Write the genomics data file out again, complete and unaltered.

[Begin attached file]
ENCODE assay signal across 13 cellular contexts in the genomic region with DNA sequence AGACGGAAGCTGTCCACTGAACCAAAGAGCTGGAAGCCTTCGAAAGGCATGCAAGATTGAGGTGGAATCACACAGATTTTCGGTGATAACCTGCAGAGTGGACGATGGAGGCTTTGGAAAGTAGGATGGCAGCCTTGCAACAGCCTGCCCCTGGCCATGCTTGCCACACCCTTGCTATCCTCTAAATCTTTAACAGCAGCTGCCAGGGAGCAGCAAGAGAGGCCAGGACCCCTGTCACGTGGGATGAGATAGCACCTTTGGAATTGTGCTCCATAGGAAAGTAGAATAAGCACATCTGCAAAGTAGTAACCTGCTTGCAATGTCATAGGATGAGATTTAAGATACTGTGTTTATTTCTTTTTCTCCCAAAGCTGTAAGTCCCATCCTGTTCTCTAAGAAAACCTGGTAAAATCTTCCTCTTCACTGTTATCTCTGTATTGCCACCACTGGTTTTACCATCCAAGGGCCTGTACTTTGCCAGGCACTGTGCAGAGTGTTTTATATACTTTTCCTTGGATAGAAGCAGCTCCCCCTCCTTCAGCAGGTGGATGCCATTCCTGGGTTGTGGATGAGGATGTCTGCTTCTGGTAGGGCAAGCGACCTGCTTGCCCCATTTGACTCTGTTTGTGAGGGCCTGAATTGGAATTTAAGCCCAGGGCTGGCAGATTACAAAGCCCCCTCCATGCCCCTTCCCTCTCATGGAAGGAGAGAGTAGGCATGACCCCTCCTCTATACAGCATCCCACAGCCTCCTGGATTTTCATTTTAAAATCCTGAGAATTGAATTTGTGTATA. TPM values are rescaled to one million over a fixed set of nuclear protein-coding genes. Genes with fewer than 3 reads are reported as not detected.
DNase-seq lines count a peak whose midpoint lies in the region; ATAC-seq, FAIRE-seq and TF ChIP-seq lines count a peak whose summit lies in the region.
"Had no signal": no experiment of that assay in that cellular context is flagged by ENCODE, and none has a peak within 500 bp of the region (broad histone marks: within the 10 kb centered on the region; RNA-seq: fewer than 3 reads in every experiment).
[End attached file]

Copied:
ENCODE assay signal across 13 cellular contexts in the genomic region with DNA sequence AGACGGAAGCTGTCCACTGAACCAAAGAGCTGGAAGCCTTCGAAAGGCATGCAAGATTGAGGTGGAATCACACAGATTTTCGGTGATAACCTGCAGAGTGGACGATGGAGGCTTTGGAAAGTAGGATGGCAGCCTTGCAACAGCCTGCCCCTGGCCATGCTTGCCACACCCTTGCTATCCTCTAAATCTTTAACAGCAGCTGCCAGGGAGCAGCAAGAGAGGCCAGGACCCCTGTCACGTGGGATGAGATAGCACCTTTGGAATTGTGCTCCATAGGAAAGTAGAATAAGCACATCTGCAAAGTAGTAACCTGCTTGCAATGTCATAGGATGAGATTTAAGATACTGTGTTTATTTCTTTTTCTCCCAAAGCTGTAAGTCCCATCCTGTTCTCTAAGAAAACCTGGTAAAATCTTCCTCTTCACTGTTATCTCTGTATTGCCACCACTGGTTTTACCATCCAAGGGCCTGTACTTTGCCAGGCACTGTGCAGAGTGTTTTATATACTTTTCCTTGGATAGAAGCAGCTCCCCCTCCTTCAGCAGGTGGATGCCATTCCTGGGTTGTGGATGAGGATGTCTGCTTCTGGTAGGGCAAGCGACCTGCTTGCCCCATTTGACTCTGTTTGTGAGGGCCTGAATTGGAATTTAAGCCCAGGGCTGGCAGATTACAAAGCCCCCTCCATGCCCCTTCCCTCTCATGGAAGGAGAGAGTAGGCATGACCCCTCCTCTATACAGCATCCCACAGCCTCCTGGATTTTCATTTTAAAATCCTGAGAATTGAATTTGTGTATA. TPM values are rescaled to one million over a fixed set of nuclear protein-coding genes. Genes with fewer than 3 reads are reported as not detected.
DNase-seq lines count a peak whose midpoint lies in the region; ATAC-seq, FAIRE-seq and TF ChIP-seq lines count a peak whose summit lies in the region.
"Had no signal": no experiment of that assay in that cellular context is flagged by ENCODE, and none has a peak within 500 bp of the region (broad histone marks: within the 10 kb centered on the region; RNA-seq: fewer than 3 reads in every experiment).